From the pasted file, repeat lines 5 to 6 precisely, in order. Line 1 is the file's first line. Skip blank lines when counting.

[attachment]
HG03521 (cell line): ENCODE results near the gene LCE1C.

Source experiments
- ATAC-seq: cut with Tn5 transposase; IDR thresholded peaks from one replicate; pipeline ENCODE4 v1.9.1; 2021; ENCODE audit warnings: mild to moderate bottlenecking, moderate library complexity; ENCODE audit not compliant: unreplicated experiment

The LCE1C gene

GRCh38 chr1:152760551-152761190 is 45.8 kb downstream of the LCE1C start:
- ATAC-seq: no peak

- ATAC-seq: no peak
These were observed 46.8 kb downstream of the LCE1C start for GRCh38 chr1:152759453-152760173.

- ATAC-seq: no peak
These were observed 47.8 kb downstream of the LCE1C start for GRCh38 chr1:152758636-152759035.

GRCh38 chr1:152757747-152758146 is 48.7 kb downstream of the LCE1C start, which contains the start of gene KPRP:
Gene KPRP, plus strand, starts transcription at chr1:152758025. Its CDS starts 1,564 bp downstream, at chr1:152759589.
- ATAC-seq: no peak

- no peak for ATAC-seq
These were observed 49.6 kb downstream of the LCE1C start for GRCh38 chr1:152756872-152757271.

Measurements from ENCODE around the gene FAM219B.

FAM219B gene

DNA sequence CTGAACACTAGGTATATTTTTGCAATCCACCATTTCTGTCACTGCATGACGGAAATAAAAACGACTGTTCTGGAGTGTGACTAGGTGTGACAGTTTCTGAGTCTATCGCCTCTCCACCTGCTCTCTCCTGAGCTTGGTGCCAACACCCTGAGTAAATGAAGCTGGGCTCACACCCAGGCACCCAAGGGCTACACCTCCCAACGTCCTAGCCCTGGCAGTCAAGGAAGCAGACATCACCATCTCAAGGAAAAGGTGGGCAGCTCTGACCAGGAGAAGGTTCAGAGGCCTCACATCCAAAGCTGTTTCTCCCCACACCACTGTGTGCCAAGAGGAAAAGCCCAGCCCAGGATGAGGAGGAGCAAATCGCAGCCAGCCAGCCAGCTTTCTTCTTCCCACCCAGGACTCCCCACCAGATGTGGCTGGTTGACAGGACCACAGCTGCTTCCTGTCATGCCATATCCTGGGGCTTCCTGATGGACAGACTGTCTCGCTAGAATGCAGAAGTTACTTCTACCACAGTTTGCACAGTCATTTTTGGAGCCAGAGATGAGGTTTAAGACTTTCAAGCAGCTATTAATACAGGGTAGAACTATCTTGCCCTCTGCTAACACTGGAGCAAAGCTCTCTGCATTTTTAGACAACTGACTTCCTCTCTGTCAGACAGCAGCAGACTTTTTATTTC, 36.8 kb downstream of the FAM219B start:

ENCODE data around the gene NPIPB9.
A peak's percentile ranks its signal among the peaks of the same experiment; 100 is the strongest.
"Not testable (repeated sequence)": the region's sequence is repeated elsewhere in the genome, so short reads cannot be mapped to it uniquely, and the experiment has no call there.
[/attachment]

GRCh38 chr1:152760551-152761190 is 45.8 kb downstream of the LCE1C start:
- ATAC-seq: no peak